Maintenance of a lean body weight into adulthood could prevent hypertension in women, a long-term study suggests. Using data from the Nurses' Health Study, researchers found that excess weight and even modest adult weight gain substantially increased risk for hypertension.

Consistent with previous findings linking weight at middle-age and risk for hypertension, the analysis found that a higher body mass index (BMI) at early adulthood is also a significant factor.

A cohort of 82,473 female nurses aged 30 to 55, all involved in the ongoing Nurses' Health Study, were included in the analysis. Investigators, who used follow-up information obtained biennially for 16 years, did not include women who at baseline had reported high blood pressure or a history of myocardial infarction (MI), angina pectoris, stroke, coronary artery surgery, diabetes mellitus, or any cancer other than nonmelanoma skin cancer. Women were excluded from subsequent follow ups if those conditions developed during the study period.

The measure of obesity used in the analysis was BMI. Long-term weight changes, from 1 8 years of age to the beginning of each 2-year follow up, and medium-term weight changes, from 1976 to the beginning of each follow up, were calculated.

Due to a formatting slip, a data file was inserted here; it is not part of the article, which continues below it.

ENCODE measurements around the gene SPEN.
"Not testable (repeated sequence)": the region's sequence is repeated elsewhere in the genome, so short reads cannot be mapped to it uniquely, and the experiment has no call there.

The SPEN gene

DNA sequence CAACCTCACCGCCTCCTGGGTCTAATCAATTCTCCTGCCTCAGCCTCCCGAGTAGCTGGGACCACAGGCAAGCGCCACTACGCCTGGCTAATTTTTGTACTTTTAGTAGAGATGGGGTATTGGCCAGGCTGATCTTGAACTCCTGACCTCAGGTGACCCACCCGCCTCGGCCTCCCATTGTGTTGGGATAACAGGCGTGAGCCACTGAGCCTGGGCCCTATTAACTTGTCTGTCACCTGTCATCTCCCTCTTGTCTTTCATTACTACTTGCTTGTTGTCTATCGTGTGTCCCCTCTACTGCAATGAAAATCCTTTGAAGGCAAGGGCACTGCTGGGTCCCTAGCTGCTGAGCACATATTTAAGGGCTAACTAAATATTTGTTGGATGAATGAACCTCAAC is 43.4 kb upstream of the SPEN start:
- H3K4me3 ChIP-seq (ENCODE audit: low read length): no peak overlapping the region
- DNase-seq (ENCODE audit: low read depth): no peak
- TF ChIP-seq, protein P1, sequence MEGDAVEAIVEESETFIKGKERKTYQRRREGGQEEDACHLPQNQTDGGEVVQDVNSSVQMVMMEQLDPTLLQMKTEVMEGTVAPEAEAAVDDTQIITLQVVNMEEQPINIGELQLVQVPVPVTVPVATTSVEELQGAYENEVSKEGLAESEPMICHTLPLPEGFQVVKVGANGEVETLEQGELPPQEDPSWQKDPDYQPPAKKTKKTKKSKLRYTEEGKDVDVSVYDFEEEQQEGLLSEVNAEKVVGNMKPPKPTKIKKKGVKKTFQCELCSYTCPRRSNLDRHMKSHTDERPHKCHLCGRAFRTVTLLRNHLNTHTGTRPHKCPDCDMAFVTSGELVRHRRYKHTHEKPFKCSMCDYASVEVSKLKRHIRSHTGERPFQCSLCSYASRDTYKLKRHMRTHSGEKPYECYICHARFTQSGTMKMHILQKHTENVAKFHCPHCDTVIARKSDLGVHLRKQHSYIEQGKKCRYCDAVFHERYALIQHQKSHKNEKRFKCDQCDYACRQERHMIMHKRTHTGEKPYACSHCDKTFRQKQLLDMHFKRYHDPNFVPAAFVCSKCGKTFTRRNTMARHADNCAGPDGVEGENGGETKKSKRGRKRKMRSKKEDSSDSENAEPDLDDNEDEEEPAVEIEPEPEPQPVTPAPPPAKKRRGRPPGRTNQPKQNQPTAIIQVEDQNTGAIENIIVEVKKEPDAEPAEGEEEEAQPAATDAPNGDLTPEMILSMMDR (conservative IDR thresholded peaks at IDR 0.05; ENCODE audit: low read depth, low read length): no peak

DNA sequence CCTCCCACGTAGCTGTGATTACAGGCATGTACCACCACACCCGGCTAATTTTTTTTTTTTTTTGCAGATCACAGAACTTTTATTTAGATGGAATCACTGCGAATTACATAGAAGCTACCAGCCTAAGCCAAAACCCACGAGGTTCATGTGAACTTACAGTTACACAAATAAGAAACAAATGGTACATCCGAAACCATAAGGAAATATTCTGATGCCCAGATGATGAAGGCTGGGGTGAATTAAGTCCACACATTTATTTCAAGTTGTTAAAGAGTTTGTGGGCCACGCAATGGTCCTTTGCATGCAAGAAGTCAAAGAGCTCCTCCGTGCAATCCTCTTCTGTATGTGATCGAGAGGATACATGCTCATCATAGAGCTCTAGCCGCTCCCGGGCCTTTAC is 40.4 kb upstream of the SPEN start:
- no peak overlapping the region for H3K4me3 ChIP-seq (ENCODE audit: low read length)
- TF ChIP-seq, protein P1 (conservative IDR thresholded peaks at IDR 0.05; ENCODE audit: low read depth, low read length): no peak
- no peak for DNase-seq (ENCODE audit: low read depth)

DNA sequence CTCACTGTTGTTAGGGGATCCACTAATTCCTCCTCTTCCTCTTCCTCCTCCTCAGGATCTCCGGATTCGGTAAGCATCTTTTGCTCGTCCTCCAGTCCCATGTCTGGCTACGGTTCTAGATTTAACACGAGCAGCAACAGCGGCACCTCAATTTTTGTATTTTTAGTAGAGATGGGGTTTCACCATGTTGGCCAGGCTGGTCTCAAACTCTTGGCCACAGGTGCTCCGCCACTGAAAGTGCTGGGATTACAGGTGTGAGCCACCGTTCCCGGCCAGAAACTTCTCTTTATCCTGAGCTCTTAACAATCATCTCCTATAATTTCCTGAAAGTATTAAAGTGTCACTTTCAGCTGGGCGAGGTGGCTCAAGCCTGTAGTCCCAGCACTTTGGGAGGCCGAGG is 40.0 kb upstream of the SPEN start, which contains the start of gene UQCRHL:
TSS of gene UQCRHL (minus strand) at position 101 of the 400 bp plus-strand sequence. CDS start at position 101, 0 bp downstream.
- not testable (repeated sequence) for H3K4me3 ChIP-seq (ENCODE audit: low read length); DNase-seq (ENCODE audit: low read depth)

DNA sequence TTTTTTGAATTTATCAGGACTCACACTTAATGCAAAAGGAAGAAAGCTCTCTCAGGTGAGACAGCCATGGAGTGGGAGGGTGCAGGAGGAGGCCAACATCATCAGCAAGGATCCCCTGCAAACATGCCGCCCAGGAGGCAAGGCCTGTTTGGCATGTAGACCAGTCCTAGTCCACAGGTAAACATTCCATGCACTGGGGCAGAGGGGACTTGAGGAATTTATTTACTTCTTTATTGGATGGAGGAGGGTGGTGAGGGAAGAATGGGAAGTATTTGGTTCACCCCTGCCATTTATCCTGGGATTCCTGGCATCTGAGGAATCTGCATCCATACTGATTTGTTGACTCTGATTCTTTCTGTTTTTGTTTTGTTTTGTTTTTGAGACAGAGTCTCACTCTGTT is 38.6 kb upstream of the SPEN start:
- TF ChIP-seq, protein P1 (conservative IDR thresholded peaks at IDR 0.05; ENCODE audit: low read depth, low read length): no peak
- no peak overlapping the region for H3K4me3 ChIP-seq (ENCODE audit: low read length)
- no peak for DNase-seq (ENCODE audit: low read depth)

At the end of 16 years, 16,395 incident cases of hypertension had been diagnosed in the analysis group.

BMI was strongly associated with increasing risk of hypertension, lead author Zhiping Huang, MD, PhD, from Harvard Medical School, and his colleagues wrote in Annals of Internal Medicine. That association was not altered when adjustments were made for height, family history of MI, parity, use of oral contraceptives, menopausal status, postmenopausal hormone use, and cigarette smoking.

Higher BMI at 1 8 years of age was linked to an increased risk for hypertension later in life. Women with a BMI greater than 25 kg/m2 at age 1 8 had a relative risk of 2.28 when compared with women whose BMI at 18 was 18.2 kg/m2 or less. Researchers found that for every 1 kg/m2 increase in BMI at 1 8 years of age, the risk for hypertension increased by 8%.

There was a five-fold increase in risk among women who gained more than 25 kg after age 18, a 29% increase in risk for women who gained between 2.1 and 4.9 kg, and a 74% risk for those who gained 5.0 to 9.9 kg.

"Although the association of BMI at 18 years of age with subsequent hypertension seemed weaker than the association between BMI at midlife and hypertension, it was still appreciable after we controlled for weight change later in life," said Huang (1998).

Long-term and medium-term weight loss, investigators found, are associated with a substantially reduced risk for subsequent hypertension. The effect of weight loss was much greater for women who had a higher baseline BMI. Women who had a lower baseline BMI showed little reduction in risk for hypertension if they lost weight, with researchers asserting that any weight lost in those women may be loss of lean mass rather than fat mass.

But women leaner at baseline saw their risk elevate if they gained weight as they aged.

"The prospective data in women offer strong support for the 1995 United States weight guidelines to avoid adult weight gain with increasing age," said Huang and colleagues (1998).

REFERENCE

  • Huang, Z., Willett, W.C., Manson, J.E., et al. (1998). Body weight, weight change, and risk for hypertension in women. Annals of Internal Medicine, 128, 81-88.

10.3928/0098-9134-19980501-03